6 Comments

  • Jan 03, 2011 at 04:18PM Maria Fambrough

    We miss our Dad very very very very very much... I just wanted to clarify that my Dad was battling End Stage Renal Disease, Congestive Heart Failure and Pulmonary Hypertension. He passed of a massive heart attack here at home with our family... His legacy in the Jazz music industry will forever live on through his children, family, friends and fans. He has touched, inspired and mentored so many people, and will NEVER be forgotten...

    We love you Daddy.... R.I.P. 8/25/1950-1/1/2011
    -Maria Fambrough-Crook

  • Jan 03, 2011 at 04:22PM Lee Mergner

    Thank you for your comment and correction. We are sorry for your loss. If you want to post information about funeral arrangements, please do so.

  • Jan 03, 2011 at 04:49PM Maria Fambrough

    We are still working out the details, but will post the information as soon as possible. My mom would like to thank you for all the nice things you have written about our Dad. Please feel free to contact us anytime. Thank you again for everything..

  • Jan 04, 2011 at 10:19AM Freddie J. Cooper

    The music world has lost a true Master of the upright Bass.I lost a very dear friend and brother. Charles Fambrough was a true Artist.I met Charles when I was working in a music store in Philadelphia in the early 90's. I was playing a archtop guitar , and he walked up to me and commented me on my playing. We got into a conversation about Jazz and theory. I learned more from him in that one conversation than I learned in one semester of collage. Charles and I became best friends over the years. He exposed me to so many different styles of music and not just Jazz. I had the opportunity to play with Charles over the years and he introduced me to so many Jazz Icons and I've played on numerous concerts and sessions with Charles. Through Charles I had the chance to meet and play with Jon Lucien, Stanley Turrentine , Dave Valentin and many other Jazz artist I would have only dreamed of meeting let alone play with. I have had the honor to get to know and fall in love with his family. I'm known as Uncle Fred. A title I hold dear. He was a wonderful Husband & Father to his family and before he passed away he got the chance to see the love of his life his little grand daughter. This summer as he was in and out of the Hospital. His wife Deloris was dedicated to making sure any and everything coud be done to help Charles fight his illness. I've never seen such dedication and love from a family like I saw in Charles' and how they supported him to the end. The Jazz Community came and supported Charles and his family. He had the chance to see how much he was respected and loved. Words can't express how much he will be missed. He was the true Jazz Musician,but most of all a real friend.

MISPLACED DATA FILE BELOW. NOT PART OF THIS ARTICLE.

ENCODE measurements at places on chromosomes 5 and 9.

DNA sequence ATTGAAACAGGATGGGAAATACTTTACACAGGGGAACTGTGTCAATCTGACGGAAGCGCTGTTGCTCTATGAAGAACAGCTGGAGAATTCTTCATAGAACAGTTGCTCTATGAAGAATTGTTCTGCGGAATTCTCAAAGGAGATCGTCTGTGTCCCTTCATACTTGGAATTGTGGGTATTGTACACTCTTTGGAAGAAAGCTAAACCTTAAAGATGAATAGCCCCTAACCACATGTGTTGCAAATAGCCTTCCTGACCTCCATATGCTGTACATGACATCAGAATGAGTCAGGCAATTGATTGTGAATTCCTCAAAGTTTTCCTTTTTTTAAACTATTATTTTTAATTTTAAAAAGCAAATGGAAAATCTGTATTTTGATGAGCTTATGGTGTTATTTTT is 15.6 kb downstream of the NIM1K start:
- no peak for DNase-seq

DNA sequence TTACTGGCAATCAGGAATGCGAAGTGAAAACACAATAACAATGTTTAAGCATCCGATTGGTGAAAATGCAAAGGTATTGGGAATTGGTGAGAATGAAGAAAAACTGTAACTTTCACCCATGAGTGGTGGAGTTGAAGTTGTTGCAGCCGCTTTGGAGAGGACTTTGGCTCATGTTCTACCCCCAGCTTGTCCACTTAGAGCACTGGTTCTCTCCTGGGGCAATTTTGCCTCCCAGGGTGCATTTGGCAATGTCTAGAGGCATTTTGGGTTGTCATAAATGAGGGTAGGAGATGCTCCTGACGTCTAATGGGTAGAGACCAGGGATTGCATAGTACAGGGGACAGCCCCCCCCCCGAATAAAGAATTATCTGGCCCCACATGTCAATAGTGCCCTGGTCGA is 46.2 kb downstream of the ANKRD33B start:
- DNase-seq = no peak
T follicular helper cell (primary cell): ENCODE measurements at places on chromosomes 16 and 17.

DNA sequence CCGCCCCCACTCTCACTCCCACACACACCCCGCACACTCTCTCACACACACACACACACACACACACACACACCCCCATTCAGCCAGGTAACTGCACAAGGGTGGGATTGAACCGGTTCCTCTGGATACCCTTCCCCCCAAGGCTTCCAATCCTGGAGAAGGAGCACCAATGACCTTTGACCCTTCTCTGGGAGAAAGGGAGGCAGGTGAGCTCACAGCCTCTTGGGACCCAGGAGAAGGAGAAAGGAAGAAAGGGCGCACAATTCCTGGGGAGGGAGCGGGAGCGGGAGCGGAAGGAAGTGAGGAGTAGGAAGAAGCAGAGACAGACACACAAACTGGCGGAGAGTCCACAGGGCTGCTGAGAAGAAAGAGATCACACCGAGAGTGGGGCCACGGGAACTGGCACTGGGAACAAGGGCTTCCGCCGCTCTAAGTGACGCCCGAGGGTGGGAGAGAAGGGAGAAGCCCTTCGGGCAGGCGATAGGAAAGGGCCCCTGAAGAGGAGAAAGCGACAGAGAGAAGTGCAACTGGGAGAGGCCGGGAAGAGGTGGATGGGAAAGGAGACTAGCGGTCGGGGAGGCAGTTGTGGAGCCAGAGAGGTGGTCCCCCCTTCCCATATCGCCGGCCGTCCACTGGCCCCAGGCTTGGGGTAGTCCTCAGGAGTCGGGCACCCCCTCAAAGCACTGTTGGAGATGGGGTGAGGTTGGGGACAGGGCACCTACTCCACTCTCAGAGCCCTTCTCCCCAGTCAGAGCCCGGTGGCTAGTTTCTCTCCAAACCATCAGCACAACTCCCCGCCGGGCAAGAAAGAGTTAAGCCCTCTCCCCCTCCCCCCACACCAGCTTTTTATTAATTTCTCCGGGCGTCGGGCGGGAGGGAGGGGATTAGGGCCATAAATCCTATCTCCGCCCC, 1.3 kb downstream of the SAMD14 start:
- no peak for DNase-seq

• Jan 07, 2011 at 09:55AM Lee Mergner

    The Jazz Bridge organization in Philadelphia provided this information:

    The funeral service will be this Tuesday, 1/11/2011, at 11:00 a.m. at The Lutheran Church of the Holy Communion, 2010 Chestnut Street, Philadelphia, PA. Musical celebrations will follow at the Clef Club and Chris' Cafe. Many thanks to Ed Dennis, host of the jazz vespers at the church, for this information. Condolences can be sent to the Fambrough family at 917 N. 17th Street Allentown, PA 18104.

  • Jan 12, 2011 at 10:26AM Barbout

    To Family:

    So sorry to hear about your father! My dad was a jazz bassist also who had end stage renal disease so I truly know what you've been through! My thoughts are with you.

    Sincerely,
    Barbara O.